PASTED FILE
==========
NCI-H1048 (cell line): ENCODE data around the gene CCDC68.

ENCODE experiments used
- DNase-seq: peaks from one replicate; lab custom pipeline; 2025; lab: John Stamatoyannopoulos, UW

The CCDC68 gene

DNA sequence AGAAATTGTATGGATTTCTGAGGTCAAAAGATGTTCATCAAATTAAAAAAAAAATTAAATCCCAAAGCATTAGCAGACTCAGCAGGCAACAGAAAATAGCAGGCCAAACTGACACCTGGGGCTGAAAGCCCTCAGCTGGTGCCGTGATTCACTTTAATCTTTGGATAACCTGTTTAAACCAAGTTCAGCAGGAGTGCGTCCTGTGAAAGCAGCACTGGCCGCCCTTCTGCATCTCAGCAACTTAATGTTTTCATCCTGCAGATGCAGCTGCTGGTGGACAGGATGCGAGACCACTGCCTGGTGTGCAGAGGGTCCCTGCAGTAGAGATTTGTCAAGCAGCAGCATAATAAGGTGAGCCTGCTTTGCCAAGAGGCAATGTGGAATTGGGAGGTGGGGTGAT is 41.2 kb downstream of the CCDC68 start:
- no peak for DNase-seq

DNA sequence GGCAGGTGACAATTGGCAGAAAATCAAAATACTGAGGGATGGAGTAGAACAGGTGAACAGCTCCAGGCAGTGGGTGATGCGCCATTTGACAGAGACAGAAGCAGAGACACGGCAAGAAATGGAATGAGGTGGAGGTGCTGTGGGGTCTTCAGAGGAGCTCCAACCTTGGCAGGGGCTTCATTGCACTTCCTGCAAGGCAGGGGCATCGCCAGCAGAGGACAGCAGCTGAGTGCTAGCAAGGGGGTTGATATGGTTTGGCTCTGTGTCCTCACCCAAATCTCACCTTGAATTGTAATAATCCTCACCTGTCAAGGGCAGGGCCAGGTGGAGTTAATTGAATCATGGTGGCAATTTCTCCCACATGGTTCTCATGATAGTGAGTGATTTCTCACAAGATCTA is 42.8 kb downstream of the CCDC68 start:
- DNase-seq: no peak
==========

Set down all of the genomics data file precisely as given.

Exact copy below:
NCI-H1048 (cell line): ENCODE data around the gene CCDC68.

ENCODE experiments used
- DNase-seq: peaks from one replicate; lab custom pipeline; 2025; lab: John Stamatoyannopoulos, UW

The CCDC68 gene

DNA sequence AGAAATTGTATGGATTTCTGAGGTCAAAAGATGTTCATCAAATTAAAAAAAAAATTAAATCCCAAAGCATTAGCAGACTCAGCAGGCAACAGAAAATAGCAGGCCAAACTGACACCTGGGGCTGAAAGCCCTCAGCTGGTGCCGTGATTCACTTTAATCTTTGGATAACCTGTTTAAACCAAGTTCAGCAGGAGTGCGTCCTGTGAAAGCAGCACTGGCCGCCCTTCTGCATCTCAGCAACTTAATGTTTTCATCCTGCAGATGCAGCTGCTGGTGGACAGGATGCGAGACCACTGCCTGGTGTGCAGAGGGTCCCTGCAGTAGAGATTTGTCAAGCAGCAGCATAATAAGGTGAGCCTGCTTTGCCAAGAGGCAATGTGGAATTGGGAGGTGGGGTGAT is 41.2 kb downstream of the CCDC68 start:
- no peak for DNase-seq

DNA sequence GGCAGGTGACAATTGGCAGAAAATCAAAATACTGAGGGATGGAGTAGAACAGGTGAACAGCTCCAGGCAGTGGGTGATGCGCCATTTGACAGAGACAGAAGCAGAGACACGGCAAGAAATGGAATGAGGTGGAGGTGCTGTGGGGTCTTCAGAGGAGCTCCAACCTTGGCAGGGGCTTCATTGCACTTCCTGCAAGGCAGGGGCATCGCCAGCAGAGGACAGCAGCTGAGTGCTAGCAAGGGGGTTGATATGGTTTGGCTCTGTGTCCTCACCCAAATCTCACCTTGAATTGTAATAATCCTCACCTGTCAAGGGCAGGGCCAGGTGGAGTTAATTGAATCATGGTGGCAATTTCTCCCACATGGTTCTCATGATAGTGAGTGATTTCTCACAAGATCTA is 42.8 kb downstream of the CCDC68 start:
- DNase-seq: no peak